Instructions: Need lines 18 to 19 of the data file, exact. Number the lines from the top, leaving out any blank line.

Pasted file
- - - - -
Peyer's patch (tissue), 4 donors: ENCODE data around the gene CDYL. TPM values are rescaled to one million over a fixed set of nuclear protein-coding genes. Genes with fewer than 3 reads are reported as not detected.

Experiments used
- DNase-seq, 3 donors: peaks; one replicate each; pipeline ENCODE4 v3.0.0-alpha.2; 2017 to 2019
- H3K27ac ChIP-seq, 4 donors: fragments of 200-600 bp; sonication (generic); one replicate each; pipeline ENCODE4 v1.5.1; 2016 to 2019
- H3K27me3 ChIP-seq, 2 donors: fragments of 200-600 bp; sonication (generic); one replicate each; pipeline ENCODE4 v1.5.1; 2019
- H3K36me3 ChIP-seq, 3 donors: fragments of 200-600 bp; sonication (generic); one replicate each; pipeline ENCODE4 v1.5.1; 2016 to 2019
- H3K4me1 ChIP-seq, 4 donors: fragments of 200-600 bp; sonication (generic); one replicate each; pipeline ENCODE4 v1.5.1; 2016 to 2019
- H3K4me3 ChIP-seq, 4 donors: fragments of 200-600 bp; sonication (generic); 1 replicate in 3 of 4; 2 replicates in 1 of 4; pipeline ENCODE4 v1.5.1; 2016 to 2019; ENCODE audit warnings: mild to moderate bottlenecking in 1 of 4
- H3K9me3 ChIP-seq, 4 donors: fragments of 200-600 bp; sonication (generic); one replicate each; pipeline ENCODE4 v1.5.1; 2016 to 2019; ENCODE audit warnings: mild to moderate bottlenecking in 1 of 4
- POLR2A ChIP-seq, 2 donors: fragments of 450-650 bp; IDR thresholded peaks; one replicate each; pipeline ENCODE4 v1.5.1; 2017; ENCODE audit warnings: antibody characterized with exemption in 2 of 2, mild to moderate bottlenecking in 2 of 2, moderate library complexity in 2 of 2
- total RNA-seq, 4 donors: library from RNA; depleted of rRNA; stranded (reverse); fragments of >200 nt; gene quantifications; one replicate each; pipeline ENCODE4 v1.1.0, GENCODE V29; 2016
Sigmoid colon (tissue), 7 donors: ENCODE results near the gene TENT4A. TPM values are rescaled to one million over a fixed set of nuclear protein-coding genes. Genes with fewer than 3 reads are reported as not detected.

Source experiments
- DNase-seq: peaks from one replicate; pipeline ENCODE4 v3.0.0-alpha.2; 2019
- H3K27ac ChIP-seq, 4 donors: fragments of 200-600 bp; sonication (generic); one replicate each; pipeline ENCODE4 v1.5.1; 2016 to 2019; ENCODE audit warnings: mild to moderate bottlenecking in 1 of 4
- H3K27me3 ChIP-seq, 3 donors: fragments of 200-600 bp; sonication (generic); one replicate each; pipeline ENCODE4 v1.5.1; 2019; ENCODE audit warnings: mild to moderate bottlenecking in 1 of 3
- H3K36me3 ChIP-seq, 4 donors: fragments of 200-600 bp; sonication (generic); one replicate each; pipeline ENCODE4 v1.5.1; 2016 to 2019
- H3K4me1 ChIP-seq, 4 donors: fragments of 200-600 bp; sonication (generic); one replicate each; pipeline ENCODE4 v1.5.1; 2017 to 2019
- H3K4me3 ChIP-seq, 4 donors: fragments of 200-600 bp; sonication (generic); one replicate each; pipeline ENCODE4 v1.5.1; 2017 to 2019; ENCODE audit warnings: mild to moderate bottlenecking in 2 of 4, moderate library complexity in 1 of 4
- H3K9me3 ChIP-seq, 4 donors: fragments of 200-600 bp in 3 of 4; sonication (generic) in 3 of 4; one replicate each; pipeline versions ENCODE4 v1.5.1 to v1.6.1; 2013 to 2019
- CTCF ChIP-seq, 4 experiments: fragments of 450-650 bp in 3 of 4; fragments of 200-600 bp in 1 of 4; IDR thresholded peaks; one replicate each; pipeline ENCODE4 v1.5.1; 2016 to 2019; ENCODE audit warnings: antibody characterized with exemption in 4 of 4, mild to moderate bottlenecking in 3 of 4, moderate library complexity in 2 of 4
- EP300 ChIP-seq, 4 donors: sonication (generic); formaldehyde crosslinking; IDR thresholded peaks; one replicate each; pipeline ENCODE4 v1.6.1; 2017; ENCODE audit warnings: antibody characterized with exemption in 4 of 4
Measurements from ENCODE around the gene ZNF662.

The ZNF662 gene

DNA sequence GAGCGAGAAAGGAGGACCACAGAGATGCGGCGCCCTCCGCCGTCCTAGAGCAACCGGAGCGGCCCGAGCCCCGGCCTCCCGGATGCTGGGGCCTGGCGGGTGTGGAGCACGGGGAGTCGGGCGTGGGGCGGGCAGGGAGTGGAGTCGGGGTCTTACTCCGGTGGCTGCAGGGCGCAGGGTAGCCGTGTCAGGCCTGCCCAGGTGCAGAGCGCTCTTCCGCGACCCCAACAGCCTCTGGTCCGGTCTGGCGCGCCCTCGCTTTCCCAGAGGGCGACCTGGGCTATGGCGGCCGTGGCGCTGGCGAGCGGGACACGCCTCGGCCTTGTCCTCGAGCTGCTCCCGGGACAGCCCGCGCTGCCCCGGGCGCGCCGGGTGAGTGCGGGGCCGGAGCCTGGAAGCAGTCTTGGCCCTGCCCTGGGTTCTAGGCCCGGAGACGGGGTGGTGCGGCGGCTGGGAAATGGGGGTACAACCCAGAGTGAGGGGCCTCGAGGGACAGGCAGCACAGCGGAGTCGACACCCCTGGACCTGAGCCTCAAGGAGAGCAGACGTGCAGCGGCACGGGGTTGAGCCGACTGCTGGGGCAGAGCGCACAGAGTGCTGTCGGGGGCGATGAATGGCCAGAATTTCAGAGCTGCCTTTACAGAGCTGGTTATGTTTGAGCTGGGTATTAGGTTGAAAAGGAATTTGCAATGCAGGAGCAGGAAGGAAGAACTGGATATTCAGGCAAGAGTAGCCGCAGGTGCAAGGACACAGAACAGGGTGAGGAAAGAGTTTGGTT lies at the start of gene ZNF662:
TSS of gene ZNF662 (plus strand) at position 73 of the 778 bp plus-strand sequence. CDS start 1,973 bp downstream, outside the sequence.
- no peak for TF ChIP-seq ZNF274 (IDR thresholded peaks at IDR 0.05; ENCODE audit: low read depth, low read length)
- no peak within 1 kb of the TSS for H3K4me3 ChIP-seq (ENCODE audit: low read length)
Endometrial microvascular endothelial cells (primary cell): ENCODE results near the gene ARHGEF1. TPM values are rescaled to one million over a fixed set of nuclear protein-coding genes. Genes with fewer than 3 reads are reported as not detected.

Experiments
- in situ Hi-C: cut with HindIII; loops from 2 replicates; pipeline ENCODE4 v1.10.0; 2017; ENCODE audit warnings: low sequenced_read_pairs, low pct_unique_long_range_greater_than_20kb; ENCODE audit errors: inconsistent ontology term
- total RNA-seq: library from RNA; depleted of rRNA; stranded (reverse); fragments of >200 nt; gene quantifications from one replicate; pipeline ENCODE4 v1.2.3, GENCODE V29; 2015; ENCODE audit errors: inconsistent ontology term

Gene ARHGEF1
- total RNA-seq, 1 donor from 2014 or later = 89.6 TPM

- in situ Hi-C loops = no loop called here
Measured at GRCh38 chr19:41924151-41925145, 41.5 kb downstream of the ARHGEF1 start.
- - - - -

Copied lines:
- H3K4me1 ChIP-seq, 4 donors: fragments of 200-600 bp; sonication (generic); one replicate each; pipeline ENCODE4 v1.5.1; 2017 to 2019
- H3K4me3 ChIP-seq, 4 donors: fragments of 200-600 bp; sonication (generic); one replicate each; pipeline ENCODE4 v1.5.1; 2017 to 2019; ENCODE audit warnings: mild to moderate bottlenecking in 2 of 4, moderate library complexity in 1 of 4